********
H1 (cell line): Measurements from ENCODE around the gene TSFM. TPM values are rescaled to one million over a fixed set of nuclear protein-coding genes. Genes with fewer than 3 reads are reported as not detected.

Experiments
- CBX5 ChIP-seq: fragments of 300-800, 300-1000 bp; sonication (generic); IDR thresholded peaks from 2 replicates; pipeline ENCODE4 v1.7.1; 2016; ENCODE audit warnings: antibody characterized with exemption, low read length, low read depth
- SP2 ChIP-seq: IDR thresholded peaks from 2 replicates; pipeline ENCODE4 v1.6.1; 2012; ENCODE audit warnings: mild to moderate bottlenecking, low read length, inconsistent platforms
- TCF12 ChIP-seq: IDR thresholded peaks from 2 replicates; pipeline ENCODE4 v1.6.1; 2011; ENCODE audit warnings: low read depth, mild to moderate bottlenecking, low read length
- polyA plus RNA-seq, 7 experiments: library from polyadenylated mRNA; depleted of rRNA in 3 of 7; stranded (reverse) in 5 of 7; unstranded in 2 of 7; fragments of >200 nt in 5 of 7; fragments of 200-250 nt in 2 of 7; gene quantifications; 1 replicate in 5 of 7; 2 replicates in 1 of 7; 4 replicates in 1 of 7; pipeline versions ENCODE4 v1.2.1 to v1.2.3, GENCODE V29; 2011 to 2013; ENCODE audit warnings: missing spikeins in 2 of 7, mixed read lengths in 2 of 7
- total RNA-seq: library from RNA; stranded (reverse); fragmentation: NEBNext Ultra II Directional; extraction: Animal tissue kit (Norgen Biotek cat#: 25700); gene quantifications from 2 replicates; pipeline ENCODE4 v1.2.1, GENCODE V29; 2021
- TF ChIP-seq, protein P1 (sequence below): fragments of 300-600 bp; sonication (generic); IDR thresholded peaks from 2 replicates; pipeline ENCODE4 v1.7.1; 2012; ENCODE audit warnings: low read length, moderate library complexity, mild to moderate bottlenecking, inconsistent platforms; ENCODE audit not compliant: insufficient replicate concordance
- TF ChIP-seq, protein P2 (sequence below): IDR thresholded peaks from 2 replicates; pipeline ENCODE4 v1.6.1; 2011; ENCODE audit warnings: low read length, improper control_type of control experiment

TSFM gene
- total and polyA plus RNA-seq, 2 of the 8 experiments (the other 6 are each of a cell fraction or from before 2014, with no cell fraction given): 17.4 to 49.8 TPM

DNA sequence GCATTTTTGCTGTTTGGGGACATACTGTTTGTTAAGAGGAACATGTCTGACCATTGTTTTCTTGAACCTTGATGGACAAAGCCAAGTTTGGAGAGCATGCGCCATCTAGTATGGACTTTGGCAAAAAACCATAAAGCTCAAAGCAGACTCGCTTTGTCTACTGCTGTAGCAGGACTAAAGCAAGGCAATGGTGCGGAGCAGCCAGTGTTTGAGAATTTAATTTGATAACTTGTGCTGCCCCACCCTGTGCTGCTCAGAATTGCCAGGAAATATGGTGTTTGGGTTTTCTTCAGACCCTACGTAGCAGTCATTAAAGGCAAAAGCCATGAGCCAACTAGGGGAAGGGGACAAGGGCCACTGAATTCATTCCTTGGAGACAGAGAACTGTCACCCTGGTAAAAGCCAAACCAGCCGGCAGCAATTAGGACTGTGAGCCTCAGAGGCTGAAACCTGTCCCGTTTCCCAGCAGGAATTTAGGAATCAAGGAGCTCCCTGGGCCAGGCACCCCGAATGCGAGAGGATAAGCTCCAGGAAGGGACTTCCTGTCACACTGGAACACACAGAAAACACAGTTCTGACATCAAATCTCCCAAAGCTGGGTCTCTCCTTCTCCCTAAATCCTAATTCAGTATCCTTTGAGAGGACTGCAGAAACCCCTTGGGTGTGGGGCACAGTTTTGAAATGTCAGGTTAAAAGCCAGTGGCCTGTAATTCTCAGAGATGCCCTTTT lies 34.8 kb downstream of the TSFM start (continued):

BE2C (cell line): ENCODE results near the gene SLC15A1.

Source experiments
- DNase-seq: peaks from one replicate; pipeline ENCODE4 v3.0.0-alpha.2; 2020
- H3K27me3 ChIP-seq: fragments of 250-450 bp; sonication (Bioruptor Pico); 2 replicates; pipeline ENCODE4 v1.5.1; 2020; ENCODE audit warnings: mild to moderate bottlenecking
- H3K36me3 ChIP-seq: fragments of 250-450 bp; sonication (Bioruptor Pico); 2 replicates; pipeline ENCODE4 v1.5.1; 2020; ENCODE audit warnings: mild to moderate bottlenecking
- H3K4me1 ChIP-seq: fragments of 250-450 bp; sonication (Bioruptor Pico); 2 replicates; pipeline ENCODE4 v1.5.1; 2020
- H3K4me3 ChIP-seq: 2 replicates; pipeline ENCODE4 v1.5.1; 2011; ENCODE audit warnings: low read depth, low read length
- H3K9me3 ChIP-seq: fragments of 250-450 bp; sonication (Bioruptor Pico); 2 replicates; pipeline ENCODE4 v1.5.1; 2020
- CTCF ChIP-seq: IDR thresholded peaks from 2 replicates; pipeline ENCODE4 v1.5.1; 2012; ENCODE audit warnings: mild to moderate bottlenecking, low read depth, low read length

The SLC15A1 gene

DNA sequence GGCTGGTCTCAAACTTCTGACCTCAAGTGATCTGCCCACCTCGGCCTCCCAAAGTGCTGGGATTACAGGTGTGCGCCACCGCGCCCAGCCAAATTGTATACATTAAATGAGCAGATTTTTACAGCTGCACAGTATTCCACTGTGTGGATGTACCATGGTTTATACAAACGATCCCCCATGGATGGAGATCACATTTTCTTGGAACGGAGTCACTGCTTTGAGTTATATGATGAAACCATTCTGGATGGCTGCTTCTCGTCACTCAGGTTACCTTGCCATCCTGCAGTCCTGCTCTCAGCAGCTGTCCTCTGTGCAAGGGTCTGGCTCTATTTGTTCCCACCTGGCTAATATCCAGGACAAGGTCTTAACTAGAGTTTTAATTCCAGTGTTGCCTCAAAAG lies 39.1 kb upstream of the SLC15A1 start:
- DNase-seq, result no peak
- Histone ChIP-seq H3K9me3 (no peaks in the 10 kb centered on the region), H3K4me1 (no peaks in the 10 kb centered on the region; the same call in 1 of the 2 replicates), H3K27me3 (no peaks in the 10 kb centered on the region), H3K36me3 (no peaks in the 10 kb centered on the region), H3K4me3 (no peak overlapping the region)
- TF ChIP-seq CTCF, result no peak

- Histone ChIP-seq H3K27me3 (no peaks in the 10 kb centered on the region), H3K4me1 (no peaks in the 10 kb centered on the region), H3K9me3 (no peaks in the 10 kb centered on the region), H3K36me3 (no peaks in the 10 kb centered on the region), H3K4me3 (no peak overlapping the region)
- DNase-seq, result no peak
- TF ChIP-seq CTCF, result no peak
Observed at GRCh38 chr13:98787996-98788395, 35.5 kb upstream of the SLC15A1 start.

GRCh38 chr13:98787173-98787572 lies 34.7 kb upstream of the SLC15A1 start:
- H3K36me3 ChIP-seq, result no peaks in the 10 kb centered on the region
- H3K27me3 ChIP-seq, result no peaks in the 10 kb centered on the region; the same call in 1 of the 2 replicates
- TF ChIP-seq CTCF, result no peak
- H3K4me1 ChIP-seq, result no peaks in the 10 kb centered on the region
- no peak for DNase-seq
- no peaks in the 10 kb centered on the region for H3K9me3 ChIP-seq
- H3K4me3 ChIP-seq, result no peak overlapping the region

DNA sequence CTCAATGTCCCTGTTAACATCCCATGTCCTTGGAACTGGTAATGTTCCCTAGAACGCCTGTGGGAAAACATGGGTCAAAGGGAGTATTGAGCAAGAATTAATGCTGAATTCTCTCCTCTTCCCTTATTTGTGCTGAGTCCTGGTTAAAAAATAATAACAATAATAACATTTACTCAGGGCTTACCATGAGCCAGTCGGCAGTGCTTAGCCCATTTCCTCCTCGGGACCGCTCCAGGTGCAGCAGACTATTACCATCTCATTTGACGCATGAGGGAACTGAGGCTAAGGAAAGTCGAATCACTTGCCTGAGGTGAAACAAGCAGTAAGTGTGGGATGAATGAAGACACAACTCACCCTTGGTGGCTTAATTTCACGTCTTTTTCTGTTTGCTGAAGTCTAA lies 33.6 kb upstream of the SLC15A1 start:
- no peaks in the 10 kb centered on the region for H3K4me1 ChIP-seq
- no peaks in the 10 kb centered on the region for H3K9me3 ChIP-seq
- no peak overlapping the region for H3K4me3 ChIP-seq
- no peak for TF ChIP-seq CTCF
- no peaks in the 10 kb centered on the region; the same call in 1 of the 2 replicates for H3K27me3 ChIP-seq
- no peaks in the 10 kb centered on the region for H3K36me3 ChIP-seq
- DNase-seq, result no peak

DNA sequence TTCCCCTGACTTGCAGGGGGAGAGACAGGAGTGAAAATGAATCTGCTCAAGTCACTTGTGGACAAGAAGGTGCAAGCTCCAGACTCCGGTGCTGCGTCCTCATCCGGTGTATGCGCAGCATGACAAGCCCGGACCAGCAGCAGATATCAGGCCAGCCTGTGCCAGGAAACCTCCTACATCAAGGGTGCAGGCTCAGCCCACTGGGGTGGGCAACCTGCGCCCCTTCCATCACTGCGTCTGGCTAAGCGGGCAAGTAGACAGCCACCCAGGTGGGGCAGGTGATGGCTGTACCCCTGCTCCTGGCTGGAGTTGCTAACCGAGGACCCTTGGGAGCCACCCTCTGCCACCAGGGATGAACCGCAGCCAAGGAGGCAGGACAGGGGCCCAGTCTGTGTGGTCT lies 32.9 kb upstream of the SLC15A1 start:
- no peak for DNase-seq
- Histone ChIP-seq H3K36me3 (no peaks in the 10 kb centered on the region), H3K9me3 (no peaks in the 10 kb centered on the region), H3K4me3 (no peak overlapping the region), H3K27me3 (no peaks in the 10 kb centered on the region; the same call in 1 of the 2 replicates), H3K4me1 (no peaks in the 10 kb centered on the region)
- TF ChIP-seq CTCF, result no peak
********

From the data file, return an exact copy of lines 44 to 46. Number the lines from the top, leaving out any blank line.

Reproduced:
- no peaks in the 10 kb centered on the region; the same call in 1 of the 2 replicates for H3K27me3 ChIP-seq
- no peaks in the 10 kb centered on the region for H3K36me3 ChIP-seq
- DNase-seq, result no peak